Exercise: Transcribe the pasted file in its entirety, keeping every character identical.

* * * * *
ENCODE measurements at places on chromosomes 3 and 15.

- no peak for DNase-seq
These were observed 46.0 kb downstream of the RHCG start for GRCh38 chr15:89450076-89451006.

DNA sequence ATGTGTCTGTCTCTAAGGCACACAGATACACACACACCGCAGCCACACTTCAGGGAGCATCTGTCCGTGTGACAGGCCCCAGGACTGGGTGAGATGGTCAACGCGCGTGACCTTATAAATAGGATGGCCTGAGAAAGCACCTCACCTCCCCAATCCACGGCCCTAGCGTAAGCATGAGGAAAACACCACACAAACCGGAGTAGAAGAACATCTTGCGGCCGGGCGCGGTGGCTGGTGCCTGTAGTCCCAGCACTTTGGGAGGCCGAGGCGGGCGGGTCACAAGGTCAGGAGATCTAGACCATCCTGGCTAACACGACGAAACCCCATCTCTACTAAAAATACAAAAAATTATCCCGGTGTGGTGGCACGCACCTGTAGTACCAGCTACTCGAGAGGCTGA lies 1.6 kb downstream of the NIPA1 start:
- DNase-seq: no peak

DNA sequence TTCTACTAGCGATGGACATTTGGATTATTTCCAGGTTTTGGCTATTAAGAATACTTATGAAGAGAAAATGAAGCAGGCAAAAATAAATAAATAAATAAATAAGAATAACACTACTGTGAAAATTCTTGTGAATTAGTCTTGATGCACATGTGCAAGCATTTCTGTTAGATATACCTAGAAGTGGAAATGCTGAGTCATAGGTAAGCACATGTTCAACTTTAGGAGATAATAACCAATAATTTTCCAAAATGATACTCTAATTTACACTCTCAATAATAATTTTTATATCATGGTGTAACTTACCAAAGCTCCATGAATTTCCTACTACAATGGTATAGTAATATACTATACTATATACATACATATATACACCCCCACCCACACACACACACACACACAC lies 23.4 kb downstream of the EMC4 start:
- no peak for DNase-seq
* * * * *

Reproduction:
ENCODE measurements at places on chromosomes 3 and 15.

- no peak for DNase-seq
These were observed 46.0 kb downstream of the RHCG start for GRCh38 chr15:89450076-89451006.

DNA sequence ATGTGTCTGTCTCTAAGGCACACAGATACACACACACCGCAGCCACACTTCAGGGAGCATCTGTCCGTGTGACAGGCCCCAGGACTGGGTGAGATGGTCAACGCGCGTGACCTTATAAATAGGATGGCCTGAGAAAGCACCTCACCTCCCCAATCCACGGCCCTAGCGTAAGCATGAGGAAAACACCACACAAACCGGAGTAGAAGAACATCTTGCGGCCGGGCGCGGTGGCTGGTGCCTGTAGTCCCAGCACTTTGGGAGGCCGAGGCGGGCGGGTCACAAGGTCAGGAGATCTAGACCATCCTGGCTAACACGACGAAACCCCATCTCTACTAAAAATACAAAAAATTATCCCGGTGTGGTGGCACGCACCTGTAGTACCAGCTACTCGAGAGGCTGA lies 1.6 kb downstream of the NIPA1 start:
- DNase-seq: no peak

DNA sequence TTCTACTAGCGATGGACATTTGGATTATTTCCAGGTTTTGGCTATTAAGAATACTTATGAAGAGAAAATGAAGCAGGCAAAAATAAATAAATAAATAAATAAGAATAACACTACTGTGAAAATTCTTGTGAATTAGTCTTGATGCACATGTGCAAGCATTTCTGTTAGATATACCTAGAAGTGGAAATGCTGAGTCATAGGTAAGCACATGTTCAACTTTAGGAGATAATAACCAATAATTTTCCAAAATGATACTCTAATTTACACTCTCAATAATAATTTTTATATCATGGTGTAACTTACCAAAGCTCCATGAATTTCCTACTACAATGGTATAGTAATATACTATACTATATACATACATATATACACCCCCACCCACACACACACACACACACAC lies 23.4 kb downstream of the EMC4 start:
- no peak for DNase-seq